This is a big deal: Gracie finally decided she could handle Harry Potter past The Sorcerer's Stone. She is absolutely loving them, and finished the second book in record time since her usual m.o. is no scary books after dark. She might break that rule by the end of the series, because she is hooked. Yay!
After a particularly hard week last week I marched into Barnes & Noble and bought Amy Tan's new book in hardcover. I buy only a tiny fraction of the adult fiction I used to buy and almost never in hardcover, but as I have every single Amy Tan book ever published in hardcover I decided no one could stop me. Also, cheaper than bail money. Related: I will look back with fond memories of the Shreveport Barnes & Noble after we move, as it has been a happy place for Dillows this year—convenient and comforting. Ha.
We went to the library yesterday; Maddie is desperate to get her hands on Mockingjay and the rest of the Fablehaven series (she's rereading that one). Funny story about Maddie and The Hunger Games: we gave her the go-ahead to read the series in fifth grade, and she liked the first one alright but kind of fell off reading somewhere in the second one, and was all "meh, I'm not going to finish the series." Matt and I were kind of incredulous—he won the toin coss to read Mockingjay first when our name popped up high on the holds list at LCLS, after all—but whatever. We've been encouraging her to go back and try it again, and she has now admitted to her outright craziness. So, serves her right that it wasn't there yesterday and we had to put it on hold. This is what she found in the meantime. I told her that was too many books to check out when the others would come in off hold soon and she played indignant, loudly saying "you're really going to tell me I can't check out library books??" Funny girl. [rolling eyes]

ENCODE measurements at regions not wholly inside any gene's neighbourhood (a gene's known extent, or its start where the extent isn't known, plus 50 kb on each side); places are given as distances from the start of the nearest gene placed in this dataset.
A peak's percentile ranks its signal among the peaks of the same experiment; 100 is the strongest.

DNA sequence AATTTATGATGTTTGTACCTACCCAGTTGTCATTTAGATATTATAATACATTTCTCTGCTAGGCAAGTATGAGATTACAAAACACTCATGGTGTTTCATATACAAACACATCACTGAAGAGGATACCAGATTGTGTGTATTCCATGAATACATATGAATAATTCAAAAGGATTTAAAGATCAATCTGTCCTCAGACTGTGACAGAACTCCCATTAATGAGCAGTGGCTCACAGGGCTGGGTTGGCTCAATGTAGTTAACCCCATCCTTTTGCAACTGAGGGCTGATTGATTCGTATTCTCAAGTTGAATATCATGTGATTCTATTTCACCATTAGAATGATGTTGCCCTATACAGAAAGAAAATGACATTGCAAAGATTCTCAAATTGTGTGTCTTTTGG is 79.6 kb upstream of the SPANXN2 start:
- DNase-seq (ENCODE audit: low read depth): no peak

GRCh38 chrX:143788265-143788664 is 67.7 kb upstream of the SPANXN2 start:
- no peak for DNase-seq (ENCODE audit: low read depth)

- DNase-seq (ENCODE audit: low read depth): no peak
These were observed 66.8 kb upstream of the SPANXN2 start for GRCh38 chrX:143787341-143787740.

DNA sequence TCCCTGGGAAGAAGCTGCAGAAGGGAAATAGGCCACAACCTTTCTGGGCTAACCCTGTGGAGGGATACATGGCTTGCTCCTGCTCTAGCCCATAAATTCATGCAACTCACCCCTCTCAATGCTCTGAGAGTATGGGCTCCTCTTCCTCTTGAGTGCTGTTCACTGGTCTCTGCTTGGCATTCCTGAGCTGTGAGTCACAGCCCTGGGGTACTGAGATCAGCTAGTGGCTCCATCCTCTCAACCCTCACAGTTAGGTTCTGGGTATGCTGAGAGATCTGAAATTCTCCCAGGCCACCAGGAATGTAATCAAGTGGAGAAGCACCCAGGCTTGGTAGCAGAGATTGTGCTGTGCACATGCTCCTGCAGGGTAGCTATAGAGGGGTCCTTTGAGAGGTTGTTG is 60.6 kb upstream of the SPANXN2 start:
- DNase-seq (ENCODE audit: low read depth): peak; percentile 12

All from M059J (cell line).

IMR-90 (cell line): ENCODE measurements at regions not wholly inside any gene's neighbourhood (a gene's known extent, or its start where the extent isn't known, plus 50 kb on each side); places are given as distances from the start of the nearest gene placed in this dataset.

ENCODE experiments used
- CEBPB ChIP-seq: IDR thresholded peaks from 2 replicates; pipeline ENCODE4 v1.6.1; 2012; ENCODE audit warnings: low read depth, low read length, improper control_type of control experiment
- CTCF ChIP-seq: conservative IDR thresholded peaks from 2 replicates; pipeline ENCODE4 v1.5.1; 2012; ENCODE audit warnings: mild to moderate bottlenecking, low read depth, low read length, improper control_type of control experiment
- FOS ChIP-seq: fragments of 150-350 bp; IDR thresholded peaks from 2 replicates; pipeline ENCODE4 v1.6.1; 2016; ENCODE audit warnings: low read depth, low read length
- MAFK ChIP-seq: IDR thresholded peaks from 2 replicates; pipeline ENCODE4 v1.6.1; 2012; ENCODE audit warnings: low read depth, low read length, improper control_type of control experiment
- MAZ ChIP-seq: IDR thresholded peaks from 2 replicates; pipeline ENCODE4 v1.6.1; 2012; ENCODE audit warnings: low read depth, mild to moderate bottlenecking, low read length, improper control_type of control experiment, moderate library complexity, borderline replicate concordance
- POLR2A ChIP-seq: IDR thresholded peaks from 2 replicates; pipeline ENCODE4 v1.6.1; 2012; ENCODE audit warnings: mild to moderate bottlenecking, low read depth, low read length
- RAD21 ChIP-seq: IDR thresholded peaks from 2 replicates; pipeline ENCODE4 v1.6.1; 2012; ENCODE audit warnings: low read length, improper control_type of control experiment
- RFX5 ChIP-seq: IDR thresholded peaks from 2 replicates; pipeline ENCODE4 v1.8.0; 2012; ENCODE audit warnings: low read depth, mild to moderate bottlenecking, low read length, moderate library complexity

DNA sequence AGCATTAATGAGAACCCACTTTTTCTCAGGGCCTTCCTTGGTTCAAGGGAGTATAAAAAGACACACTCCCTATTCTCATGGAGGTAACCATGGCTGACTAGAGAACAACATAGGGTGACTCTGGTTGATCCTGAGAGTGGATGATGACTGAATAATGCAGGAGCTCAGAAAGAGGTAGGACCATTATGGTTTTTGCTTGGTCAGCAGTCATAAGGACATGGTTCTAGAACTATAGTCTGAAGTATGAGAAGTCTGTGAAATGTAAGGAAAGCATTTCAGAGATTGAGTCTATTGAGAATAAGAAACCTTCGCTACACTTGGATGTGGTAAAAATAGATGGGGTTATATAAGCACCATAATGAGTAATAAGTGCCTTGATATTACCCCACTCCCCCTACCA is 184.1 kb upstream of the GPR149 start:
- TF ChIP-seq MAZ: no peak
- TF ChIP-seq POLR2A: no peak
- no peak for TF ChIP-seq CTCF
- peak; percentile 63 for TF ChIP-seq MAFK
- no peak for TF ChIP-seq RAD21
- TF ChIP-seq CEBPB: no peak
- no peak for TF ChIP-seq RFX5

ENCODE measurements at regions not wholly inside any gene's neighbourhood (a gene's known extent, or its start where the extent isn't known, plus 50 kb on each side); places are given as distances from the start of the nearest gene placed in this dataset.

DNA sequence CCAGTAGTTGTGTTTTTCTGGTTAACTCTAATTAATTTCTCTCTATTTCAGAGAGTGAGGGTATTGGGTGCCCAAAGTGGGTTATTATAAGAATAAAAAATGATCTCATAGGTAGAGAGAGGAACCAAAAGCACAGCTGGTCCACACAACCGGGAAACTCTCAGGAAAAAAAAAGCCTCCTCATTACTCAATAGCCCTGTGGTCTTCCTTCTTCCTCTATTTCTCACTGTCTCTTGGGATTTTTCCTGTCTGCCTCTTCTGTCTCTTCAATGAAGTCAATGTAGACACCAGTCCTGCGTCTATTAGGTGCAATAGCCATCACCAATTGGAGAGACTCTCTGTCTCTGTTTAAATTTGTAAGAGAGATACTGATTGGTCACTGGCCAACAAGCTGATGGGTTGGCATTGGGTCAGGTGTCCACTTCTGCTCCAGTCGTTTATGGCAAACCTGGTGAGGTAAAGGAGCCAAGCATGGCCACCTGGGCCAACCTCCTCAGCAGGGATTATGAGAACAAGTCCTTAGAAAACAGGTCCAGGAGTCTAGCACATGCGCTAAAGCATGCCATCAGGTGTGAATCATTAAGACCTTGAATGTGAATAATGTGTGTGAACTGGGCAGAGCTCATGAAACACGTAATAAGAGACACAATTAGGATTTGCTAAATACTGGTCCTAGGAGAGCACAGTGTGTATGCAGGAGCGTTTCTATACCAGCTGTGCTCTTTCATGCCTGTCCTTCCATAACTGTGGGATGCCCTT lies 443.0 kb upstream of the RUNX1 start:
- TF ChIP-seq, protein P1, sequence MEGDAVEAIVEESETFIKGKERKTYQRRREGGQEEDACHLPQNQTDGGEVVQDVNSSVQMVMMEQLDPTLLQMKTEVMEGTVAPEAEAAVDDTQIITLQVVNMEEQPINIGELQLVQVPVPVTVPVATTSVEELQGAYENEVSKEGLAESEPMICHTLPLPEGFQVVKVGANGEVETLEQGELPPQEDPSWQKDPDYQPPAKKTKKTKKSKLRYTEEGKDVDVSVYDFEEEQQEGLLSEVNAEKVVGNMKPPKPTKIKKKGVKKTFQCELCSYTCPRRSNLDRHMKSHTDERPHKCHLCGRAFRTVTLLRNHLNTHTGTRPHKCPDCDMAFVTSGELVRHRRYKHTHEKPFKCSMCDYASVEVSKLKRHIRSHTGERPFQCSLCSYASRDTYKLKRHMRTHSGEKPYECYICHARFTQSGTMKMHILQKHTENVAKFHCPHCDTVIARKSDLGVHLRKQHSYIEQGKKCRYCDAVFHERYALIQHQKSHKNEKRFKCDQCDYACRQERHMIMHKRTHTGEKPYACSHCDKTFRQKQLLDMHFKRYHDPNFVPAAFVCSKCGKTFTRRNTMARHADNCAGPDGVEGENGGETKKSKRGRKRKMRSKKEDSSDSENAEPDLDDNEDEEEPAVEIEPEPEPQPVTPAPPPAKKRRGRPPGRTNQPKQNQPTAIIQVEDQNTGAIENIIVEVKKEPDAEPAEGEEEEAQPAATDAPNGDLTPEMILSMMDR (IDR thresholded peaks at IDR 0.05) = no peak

Bridget reads so many books it is difficult to keep up with her. She was recently inducted into the "300 point club" for her school's Accelerated Reader program (Gracie isn't far behind and Maddie will not let her first grade sister rack up more points than she did in a quarter ever again, haha). She most recently finished Elizabeth Enright's Melendy Quartet series, which features children who are "...intelligent, artistic, affectionate, and, most of all, interesting." Isn't that what we all want our kids to be? Funny story about Bridget and the effect of reading books based in another era:
Matt was watching Antiques Roadshow recently and Bridget looked up and saw they were discussing this Andy Warhol poster. "Brillo!" she says with her face lighting up. "Can we buy some Brillo soap?" While I still am working on my last bar of old-fashioned Fels Naptha soap I bought in a 5-pack from Restoration Hardware some 14 years ago, we have never purchased Brillo soap in her lifetime (or mine). Turns out that Brillo plays a part in one of the Melendy books, which makes Bridget both knowledgeable and quaint here in the 21st century.
Despite the fact that I am a Twitter failure, I do occasionally happen to catch real-time campaigns through other social media channels, which is why I was able to participate in the New York Public Library's #libraryshelfie day last week. Gracie and Bridget still like to have stories before bed (which my picture-book-loving heart rejoices in) so we still check out quite a few (I have a theory that reading picture books should NOT end just because kids are reading longer chapter books anyway, but that's a story for another day). This is Ellie's favorite shelf; she almost always runs in to curl up and... well, listen—that's all we can figure. She is a fortunate dog to have found an adoptive family that has a few thousand pounds of books crammed into every nook and cranny of the house.
Finally: if you are an Oliver Jeffers fan like we are you'll be happy to know that he has another new book coming out soon, with a little hilarious advance marketing: the Hueys Argument Predictor.
Ha ha ha ha.